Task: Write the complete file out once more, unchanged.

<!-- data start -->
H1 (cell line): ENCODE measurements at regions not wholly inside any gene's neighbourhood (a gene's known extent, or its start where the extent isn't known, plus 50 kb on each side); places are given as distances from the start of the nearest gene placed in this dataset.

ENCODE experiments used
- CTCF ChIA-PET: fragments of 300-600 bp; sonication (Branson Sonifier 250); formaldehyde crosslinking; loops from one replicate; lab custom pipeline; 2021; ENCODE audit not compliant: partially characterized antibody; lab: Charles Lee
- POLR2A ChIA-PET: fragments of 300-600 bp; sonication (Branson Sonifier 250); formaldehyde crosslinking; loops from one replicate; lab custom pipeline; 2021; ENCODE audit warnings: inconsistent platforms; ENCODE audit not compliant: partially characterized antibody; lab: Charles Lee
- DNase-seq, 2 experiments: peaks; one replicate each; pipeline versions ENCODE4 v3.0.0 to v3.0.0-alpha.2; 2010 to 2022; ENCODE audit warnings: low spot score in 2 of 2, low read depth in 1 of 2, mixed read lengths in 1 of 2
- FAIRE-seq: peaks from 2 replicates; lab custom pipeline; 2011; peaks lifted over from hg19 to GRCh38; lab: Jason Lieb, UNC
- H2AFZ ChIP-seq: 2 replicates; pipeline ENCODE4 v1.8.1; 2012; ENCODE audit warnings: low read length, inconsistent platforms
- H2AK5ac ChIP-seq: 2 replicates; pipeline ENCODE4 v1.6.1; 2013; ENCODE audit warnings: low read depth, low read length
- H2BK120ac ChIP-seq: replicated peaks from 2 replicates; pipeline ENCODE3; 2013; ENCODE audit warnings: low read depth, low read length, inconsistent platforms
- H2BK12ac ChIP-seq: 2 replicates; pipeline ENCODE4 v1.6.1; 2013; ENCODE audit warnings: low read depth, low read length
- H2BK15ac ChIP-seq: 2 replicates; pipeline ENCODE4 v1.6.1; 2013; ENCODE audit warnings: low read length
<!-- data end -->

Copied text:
H1 (cell line): ENCODE measurements at regions not wholly inside any gene's neighbourhood (a gene's known extent, or its start where the extent isn't known, plus 50 kb on each side); places are given as distances from the start of the nearest gene placed in this dataset.

ENCODE experiments used
- CTCF ChIA-PET: fragments of 300-600 bp; sonication (Branson Sonifier 250); formaldehyde crosslinking; loops from one replicate; lab custom pipeline; 2021; ENCODE audit not compliant: partially characterized antibody; lab: Charles Lee
- POLR2A ChIA-PET: fragments of 300-600 bp; sonication (Branson Sonifier 250); formaldehyde crosslinking; loops from one replicate; lab custom pipeline; 2021; ENCODE audit warnings: inconsistent platforms; ENCODE audit not compliant: partially characterized antibody; lab: Charles Lee
- DNase-seq, 2 experiments: peaks; one replicate each; pipeline versions ENCODE4 v3.0.0 to v3.0.0-alpha.2; 2010 to 2022; ENCODE audit warnings: low spot score in 2 of 2, low read depth in 1 of 2, mixed read lengths in 1 of 2
- FAIRE-seq: peaks from 2 replicates; lab custom pipeline; 2011; peaks lifted over from hg19 to GRCh38; lab: Jason Lieb, UNC
- H2AFZ ChIP-seq: 2 replicates; pipeline ENCODE4 v1.8.1; 2012; ENCODE audit warnings: low read length, inconsistent platforms
- H2AK5ac ChIP-seq: 2 replicates; pipeline ENCODE4 v1.6.1; 2013; ENCODE audit warnings: low read depth, low read length
- H2BK120ac ChIP-seq: replicated peaks from 2 replicates; pipeline ENCODE3; 2013; ENCODE audit warnings: low read depth, low read length, inconsistent platforms
- H2BK12ac ChIP-seq: 2 replicates; pipeline ENCODE4 v1.6.1; 2013; ENCODE audit warnings: low read depth, low read length
- H2BK15ac ChIP-seq: 2 replicates; pipeline ENCODE4 v1.6.1; 2013; ENCODE audit warnings: low read length